Paris is beautiful – the prague of the west if you will. The thing that caught my attention most about the city was the genorous amounts of space that are reserved for pedestrians and simple leisure activities – large gardens, HUGE walkways along waterfront property (prime retail space, but not a shop in sight), and just a general leaning towards beauty and leisure rather than shopping – as so many other cities have done.

Paris is a pain in the ass. Every other city we visited did a fairly decent job of attempting english (as I noted before most are excited to have a common language to enable communication with their neighboring countries). Not the french. They are very proud of their heritage and many either do not know english or claim to not know it out of contempt for an american who could only mutter the phrases “I cannot speak french” and “do you speak english?” Even people who did not speak much english in other countries would help us out with some vocabulary when our phrase book/dictionary failed us (as it did so many times – I wish somebody would make a decent one.) I know we missed out on a wonderful meal or two because we tried to be seated at a couple of places but couldn’t muster up a strong enough conversation to figure out if there were seats available or not and ended up eating at restaurants with menus translated into english. We had low quality coffee compared to every other city we visited as well. To top it off, our hostel had a curfew. Nowhere else did we feel more unwelcomed than paris. Still, it is a beautiful city and I recommend a visit to anyone.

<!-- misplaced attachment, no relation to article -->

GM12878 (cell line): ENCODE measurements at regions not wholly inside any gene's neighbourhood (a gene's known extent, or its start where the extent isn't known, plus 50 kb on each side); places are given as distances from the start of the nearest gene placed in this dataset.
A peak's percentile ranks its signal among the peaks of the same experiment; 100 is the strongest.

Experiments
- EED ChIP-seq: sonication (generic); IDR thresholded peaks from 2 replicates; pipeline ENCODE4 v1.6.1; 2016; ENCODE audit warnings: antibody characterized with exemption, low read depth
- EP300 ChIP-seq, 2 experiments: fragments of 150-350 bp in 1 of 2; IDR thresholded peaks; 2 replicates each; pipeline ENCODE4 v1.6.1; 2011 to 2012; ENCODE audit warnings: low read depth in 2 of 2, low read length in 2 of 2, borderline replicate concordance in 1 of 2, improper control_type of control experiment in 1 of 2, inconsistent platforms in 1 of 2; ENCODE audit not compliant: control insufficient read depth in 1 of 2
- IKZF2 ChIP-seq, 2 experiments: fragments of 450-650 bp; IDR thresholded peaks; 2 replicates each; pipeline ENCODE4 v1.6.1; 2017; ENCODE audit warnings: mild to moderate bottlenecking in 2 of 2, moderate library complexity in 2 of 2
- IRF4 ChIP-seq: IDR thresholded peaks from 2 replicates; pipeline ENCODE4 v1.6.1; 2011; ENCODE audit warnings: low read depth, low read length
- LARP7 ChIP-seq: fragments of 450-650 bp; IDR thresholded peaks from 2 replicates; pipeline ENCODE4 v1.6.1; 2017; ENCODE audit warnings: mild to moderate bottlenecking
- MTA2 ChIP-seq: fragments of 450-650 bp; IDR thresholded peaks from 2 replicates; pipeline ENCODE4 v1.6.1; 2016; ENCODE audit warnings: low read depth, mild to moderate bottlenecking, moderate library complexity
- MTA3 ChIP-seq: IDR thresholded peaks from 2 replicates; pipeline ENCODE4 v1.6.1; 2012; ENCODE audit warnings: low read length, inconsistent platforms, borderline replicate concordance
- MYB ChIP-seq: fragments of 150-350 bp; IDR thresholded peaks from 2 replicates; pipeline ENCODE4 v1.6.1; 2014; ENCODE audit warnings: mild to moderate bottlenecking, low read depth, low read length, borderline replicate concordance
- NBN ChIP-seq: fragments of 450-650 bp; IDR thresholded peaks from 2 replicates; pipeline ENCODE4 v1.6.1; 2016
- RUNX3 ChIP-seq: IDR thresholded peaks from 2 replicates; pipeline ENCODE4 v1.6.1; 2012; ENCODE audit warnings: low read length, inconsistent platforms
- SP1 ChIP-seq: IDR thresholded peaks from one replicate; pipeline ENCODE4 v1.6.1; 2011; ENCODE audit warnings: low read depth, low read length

We took the train to the airport and when we tried to exit found our tickets weren’t valid. We walked over to the ticket counter and explained our situation (once again, very little english spoken so it was quite a difficult task. Every other city staffed these positions: ticket takers at the airport, check in people, etc. with multi-lingual people.) He said it was 50 francs each for our ticket! Incredible! We hadn’t spent that much on a ticket since we started our trip – the strange thing is public transit IN town was among the cheapest we had seen. We didn’t have 50 francs on us and I was completely out of money at this point. We had some swiss francs in our pocket leftover from the switzerland trip that he was happy to take and give us a ticket (because after we got through and some quick math, we figured out he made about $5 US profit over the advertised price, but we were glad to get through.)